Cruisers Forum
 


Join CruisersForum Today

Reply
 
Thread Tools Rate Thread Display Modes
Old 09-02-2015, 20:44   #31
Bailing as fast as I can.
 
GILow's Avatar

Join Date: Sep 2008
Location: Adelaide, South Australia
Boat: Swanson 42
Posts: 3,585
Re: Planning for a roll-over

After reading all that, I am thinking of staying home too, but it's good stuff all the same.

I supposer there are two "phases" to consider. The actual rollover event, and surviving that acute (hopefully) period of time, then the aftermath, and regaining control/function of the boat.

At first glance, phase one, keeping things in place during a roll, seem easiest to tackle, and there are some ideas here I will put in place immediately.

Phase two, getting everything going again, I had not thought of that at all.

Matt
__________________

__________________
Very funny Scotty, now beam down my clothes.
http://www.swansonsailor.id.au
GILow is offline   Reply With Quote
Old 09-02-2015, 20:46   #32
Bailing as fast as I can.
 
GILow's Avatar

Join Date: Sep 2008
Location: Adelaide, South Australia
Boat: Swanson 42
Posts: 3,585
Re: Planning for a roll-over

Quote:
Originally Posted by Jim Cate View Post
What could you do about external tank vents, especially fuel tanks? How do you keep the fuel in and the sea water out in the event of an inversion?
How about a float type valve, the ball in the hose type? It should work to prevent water flowing back down (up) the breather line, while still allowing the breather to exhale when filling. Such a fitting would be unlikely to prevent air ingress to the point where a vaccuum formed in the tank, and let's face it, the filler would probably leak air well before any significant vaccuum could form.
__________________

__________________
Very funny Scotty, now beam down my clothes.
http://www.swansonsailor.id.au
GILow is offline   Reply With Quote
Old 09-02-2015, 20:55   #33
Bailing as fast as I can.
 
GILow's Avatar

Join Date: Sep 2008
Location: Adelaide, South Australia
Boat: Swanson 42
Posts: 3,585
Re: Planning for a roll-over

Quote:
Originally Posted by HankOnthewater View Post
When I was sailing dinghies and every time I bought another one, I always capsized and rolled it to see if I could get myself out of trouble... I guess this thread is a sort of virtual equivalent.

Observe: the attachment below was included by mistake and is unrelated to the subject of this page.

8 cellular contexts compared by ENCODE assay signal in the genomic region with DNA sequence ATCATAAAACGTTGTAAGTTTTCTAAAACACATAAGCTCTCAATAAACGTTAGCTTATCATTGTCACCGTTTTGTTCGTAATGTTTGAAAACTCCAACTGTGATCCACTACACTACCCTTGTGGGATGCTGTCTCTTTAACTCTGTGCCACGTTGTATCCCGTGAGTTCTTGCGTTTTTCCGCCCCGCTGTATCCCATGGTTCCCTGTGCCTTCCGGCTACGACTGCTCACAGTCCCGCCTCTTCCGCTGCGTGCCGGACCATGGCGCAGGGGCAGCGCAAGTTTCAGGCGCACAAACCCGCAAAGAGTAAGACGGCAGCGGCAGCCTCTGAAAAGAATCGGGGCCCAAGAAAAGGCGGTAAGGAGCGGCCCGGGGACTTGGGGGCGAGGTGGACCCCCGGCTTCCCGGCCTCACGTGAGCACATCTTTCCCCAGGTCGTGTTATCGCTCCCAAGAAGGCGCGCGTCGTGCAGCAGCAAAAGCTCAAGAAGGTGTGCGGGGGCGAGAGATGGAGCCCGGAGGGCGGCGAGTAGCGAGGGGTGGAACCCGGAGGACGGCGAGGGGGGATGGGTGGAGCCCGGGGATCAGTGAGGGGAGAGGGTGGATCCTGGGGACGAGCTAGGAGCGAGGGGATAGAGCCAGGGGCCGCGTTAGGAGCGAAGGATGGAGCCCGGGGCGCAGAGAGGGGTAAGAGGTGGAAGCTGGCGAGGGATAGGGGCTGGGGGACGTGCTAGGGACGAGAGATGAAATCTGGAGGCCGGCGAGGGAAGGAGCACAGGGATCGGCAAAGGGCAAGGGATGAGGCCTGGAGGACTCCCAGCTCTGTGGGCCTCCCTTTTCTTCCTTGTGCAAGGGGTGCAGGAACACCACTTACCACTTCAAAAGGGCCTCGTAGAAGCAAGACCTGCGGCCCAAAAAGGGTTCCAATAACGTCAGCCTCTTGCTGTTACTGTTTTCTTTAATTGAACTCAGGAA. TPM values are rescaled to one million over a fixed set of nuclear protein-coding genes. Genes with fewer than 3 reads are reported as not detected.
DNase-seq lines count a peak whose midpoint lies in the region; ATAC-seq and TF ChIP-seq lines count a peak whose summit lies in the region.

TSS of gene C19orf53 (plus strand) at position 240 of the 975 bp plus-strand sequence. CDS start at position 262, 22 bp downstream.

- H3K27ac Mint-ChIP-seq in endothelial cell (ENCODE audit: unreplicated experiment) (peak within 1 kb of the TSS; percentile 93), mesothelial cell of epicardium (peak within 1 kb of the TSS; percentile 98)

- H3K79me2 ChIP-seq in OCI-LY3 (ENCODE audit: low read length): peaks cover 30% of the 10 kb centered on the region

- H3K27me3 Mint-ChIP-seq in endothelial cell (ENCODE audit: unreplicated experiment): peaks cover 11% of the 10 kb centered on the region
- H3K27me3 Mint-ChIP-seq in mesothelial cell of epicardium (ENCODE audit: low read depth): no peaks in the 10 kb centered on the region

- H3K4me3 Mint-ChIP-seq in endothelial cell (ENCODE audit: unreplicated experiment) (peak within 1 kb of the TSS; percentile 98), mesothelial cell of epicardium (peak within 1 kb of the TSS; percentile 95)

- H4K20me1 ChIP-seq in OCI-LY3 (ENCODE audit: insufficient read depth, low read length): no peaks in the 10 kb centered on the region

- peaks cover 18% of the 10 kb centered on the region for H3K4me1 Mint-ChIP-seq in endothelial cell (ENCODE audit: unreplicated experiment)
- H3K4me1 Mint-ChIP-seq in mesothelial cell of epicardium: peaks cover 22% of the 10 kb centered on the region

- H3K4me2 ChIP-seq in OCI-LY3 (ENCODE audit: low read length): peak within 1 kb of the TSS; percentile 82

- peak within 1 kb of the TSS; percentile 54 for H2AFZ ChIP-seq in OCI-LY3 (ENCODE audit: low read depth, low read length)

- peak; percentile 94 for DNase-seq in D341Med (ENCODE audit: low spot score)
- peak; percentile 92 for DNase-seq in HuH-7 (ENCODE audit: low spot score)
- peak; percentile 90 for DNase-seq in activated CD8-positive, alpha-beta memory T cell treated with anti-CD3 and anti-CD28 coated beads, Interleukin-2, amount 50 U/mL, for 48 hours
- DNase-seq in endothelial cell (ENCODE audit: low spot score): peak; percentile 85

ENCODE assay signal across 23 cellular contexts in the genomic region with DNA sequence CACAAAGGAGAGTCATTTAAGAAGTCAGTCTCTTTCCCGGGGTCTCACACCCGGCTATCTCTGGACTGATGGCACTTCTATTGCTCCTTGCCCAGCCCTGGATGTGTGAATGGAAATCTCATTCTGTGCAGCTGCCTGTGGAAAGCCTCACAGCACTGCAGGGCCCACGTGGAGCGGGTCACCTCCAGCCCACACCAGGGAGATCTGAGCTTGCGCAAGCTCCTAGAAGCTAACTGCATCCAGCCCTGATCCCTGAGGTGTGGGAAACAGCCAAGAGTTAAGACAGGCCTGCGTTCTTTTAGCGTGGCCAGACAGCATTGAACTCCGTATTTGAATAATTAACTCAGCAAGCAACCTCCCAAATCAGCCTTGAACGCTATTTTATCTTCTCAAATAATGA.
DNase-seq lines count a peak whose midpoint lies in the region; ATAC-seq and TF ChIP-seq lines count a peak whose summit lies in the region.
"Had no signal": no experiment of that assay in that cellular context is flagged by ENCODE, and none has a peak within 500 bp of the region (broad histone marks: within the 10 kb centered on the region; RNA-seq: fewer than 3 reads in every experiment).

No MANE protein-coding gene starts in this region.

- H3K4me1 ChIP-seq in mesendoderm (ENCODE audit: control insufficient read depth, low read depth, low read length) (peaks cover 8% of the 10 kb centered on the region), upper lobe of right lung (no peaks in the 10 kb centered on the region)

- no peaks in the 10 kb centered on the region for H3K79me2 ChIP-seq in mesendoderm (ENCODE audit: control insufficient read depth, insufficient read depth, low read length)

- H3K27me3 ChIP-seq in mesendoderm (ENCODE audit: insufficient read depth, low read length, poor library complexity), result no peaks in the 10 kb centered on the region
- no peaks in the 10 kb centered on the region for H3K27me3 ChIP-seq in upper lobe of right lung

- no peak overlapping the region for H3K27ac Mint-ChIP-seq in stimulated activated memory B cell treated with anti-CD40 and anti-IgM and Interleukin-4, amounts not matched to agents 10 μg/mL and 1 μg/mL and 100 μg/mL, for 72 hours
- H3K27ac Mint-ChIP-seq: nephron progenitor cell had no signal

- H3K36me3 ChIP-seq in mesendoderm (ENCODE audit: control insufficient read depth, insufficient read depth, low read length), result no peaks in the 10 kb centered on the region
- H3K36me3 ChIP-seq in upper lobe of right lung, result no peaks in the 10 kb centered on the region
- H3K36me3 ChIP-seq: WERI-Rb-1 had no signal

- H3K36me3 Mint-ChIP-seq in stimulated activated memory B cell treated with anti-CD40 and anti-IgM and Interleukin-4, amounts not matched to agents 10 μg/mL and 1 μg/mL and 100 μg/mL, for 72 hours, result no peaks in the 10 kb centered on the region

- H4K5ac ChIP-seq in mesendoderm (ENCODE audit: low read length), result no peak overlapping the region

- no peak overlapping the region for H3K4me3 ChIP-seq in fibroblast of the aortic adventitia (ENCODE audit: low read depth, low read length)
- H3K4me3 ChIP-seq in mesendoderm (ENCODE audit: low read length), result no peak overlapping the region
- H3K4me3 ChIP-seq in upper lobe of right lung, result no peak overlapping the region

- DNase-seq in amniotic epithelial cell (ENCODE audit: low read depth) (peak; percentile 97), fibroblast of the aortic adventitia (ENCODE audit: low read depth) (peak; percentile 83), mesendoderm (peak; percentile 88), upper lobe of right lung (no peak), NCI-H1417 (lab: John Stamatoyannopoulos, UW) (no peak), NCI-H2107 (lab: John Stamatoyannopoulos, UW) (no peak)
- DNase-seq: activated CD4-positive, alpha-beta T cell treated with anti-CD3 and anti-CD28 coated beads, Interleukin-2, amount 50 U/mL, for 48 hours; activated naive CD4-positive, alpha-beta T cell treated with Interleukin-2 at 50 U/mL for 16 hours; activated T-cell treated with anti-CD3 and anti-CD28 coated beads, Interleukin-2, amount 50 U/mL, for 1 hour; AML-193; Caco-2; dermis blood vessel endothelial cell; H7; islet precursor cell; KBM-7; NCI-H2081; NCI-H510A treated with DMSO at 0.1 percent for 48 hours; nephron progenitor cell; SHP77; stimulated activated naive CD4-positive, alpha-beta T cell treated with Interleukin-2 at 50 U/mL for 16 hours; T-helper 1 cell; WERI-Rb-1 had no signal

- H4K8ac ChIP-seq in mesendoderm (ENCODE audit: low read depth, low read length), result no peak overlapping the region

I am not planning to roll my boat, but just thinking:
- Even though most of us have secured our batteries, do 'normal', air vented lead acid ones, like Trojan T-105 many boats have as house batteries, leak acid when upside down or when tilted at 90 degrees? - - And if so, how much, just a few drops, or the whole content?
Hehehe, have AGMs now, can even be mounted upside down.

Still on batteries, there is one reason (keep centre of gravity low) to mount batteries as low as possible, and another reason to mount them higher in case of a rollover and coming the right way up again:
- There will be some salt water sloshing around and when the batteries under the floorboard are awash....., they do not provide much power if any.

Still thinking....about engine now, when in rollover:
- If the engine is running (and staying in place), lubrication is next to nil if the engine keeps running when the boat is on its side or upside down, hmm, soon the fuel pump will suck air and then stop? Will that be before any damage can be done?
- If the engine is running or not, and water sloshing around (after the boat has come the right way up).... how is the air intake protected from water ingress.. Water in the cylinder(s) is one sure way to damage the engine irreparably.

Still thinking.... about tankage ie diesel:
- Will they leak from the airvent, maybe OK if the airvents are outside, or will sea water then enter the tanks through this?

Still thinking..... about crew being in the cockpit:
- Hopefully all will be clipped on.... but can they be easily undone if the tether is not long enough?
- And when you undo the clip, can you hang onto the boat, or be swept away?

Still thinking..... about mast and boom:
- How soon would they fill up with water? And I guess a 15 mt mast will weigh then an extra 500 kg (that is when one tries to right the boat and trying the get the mast (then level with he water) out of the water).... hmmm that is lot of leverage.

Still thinking..... let me check the weather forecast for this afternoon: